As many as six or seven new retail businesses could be added to Westwood Plaza when a new building is completed in mid-2015 at the shopping center southwest of 120th Street and West Center Road.
Seldin Co. will construct an 11,500-square-foot building on the former site of a McDonald’s, between McAlister’s Deli and IHOP. Affiliated firm World Group will handle leasing and management.
All bays in the new strip will face West Center Road, which World Group said sees daily traffic counts of 77,000 vehicles.
“Retail occupancy is very good in the West Center corridor,” said Randy Lenhoff, chief executive officer of the companies. He said Westwood Plaza is 92 percent leased.
Lenhoff said sales are growing at the center’s anchor stores, and interest is strong from potential new retailers.
“It seems like national retailers are looking at expanding,” Lenhoff said. “Recovery from the Great Recession has been a little slow, but it has been steady.”
Lenhoff said he has several letters of intent but no signed leases to announce. He called a restaurant tenant “not as likely” given the building’s location between two restaurants.
So-called power centers like Westwood Plaza have 8 percent vacancy in southwest Omaha, and just 4.3 percent vacancy citywide. Total retail vacancy in southwest Omaha was 6.1 percent in the third quarter of this year, according to commercial real estate research firm Xceligent.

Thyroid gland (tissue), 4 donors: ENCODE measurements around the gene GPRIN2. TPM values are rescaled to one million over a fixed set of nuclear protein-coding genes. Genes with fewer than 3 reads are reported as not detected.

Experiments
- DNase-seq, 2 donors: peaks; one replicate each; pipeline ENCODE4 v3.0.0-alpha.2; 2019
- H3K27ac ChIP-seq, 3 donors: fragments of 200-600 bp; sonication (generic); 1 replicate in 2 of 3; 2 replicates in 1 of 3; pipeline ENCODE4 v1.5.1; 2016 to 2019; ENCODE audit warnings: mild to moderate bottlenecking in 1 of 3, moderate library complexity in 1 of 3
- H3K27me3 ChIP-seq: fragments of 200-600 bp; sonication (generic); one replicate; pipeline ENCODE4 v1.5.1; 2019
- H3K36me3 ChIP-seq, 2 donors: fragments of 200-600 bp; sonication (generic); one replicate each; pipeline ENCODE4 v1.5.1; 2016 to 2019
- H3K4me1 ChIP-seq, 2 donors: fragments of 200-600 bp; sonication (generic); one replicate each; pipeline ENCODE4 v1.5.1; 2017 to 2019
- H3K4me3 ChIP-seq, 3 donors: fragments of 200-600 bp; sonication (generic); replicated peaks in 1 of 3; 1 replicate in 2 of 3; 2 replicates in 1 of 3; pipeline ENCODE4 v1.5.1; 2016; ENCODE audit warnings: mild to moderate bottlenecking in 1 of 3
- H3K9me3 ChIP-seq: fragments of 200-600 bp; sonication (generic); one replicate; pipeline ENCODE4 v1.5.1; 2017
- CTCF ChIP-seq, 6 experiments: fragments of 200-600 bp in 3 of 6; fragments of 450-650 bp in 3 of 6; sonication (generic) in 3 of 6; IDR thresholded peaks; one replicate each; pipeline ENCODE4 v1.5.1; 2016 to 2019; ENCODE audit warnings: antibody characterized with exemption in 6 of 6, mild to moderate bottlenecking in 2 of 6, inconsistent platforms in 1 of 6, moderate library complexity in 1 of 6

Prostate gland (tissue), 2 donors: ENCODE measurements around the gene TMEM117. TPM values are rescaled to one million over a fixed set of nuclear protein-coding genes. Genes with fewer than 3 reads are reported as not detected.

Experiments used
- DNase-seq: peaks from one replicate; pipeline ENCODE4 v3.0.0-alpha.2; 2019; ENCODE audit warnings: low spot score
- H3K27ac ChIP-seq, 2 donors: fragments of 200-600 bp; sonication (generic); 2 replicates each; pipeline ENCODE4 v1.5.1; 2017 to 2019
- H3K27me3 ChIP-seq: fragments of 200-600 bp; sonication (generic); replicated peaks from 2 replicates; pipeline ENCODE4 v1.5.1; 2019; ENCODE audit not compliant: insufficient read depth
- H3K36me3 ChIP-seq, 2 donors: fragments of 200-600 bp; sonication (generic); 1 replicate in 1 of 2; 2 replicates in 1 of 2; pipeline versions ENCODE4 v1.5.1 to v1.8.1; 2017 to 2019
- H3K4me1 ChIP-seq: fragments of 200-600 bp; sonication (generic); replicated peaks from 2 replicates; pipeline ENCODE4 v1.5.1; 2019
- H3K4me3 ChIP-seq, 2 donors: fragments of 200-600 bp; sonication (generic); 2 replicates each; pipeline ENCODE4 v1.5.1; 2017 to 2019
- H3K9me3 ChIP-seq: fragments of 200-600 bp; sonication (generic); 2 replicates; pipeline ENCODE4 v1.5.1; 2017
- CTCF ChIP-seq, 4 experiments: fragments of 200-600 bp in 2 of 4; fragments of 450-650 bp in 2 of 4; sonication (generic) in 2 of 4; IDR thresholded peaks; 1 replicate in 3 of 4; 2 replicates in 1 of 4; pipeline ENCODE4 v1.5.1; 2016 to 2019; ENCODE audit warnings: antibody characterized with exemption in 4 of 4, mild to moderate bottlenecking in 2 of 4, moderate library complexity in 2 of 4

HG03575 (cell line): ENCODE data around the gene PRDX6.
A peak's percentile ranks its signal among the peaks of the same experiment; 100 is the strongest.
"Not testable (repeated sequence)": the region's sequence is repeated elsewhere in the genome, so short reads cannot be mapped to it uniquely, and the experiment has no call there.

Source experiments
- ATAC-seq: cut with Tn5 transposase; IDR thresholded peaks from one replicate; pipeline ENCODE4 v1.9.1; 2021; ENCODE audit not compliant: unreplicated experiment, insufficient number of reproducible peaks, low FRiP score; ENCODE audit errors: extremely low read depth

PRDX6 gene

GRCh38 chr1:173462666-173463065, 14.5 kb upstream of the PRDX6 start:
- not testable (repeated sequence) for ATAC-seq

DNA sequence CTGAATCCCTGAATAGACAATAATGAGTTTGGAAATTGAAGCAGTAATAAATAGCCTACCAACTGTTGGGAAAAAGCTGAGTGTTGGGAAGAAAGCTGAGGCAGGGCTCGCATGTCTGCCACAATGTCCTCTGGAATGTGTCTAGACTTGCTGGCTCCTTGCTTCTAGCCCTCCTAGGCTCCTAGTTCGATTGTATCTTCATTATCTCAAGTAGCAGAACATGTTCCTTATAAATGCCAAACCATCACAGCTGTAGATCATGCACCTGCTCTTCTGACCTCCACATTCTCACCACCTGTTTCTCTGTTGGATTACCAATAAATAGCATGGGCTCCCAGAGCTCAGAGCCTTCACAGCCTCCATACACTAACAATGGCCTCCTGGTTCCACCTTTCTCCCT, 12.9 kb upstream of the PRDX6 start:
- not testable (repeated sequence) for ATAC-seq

The McDonald’s, which Lenhoff said was one of Omaha’s first, was razed. Seldin bought the property from McDonald’s Corp. in 2009 for $635,000.
Westwood Plaza is anchored by a recently remodeled Baker’s supermarket, which added a gas station this summer, along with Austad’s Golf, T.J. Maxx, Burlington Coat Factory, Office Depot and Dollar Tree. Other recent improvements include the expansion of Half Price Books and the remodeling of a former Hooters restaurant into McAlister’s.
Tenant Mary Jane Huber, who owns Time Center retail and repair shop with her husband, said the location and traffic counts have contributed to her shop’s success in its 31 years there. She’s stayed despite offers from other shopping centers to relocate, even as what used to be far west Omaha is now considered more central.
She hopes any new businesses will boost traffic throughout the center.
“It would be nice to have a specialty shop that was one of a kind,” Huber said, or a repair or service business. “Anybody who can go in there that’s selling a service is going to be successful because of the location.”
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